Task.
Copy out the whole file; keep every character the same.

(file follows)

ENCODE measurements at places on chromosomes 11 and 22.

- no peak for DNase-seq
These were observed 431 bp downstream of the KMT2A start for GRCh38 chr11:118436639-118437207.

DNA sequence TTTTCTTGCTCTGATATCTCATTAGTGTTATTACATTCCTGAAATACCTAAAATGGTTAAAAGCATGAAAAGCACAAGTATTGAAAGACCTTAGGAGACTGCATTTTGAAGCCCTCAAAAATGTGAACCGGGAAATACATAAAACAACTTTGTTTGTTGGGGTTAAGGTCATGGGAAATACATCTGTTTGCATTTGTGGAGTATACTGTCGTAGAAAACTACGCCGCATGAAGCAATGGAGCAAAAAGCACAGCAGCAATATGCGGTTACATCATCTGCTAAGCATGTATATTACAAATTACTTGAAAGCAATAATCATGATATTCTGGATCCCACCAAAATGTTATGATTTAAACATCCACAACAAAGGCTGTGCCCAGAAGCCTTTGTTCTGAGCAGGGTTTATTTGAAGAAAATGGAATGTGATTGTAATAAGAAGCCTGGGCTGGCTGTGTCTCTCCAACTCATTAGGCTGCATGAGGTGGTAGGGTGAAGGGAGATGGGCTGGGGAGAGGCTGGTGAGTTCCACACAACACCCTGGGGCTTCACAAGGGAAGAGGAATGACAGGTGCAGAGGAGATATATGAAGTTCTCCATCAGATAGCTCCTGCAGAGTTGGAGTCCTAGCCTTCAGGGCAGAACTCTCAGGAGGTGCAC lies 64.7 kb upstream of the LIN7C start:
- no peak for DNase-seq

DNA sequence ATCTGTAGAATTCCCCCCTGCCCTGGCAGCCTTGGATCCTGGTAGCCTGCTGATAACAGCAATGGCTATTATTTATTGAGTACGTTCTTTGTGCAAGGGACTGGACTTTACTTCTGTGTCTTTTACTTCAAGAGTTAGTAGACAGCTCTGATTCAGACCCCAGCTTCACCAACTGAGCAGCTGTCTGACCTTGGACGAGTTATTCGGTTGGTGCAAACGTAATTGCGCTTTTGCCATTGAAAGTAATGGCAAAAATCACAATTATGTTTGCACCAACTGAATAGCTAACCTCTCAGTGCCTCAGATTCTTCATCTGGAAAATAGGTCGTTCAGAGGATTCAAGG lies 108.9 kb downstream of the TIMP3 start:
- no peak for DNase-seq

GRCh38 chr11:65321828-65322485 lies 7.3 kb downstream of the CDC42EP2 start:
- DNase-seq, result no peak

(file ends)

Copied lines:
ENCODE measurements at places on chromosomes 11 and 22.

- no peak for DNase-seq
These were observed 431 bp downstream of the KMT2A start for GRCh38 chr11:118436639-118437207.

DNA sequence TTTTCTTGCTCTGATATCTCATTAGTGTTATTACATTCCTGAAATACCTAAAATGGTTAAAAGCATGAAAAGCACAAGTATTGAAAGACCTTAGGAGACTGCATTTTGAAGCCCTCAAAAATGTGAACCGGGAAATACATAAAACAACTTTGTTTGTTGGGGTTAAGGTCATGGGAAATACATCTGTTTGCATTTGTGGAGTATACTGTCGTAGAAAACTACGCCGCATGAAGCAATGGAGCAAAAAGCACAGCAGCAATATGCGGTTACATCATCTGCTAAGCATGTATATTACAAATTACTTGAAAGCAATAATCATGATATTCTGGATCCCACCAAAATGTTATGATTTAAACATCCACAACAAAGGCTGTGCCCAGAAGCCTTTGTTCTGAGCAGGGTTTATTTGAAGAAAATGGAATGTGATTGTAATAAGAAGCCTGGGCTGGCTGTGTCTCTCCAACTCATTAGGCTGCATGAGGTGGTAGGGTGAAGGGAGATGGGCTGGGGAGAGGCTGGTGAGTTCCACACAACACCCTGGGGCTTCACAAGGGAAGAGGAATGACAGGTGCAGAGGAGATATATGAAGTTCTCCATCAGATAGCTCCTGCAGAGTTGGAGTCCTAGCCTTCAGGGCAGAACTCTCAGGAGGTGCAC lies 64.7 kb upstream of the LIN7C start:
- no peak for DNase-seq

DNA sequence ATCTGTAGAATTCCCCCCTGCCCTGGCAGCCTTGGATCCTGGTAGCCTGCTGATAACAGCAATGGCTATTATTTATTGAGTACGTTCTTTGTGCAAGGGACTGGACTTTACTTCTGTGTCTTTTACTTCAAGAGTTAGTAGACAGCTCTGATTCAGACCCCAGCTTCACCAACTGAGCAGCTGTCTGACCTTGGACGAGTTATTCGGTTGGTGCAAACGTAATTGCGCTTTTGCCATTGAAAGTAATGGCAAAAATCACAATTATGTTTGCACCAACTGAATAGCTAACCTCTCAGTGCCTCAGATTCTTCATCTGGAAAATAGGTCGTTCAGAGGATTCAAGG lies 108.9 kb downstream of the TIMP3 start:
- no peak for DNase-seq

GRCh38 chr11:65321828-65322485 lies 7.3 kb downstream of the CDC42EP2 start:
- DNase-seq, result no peak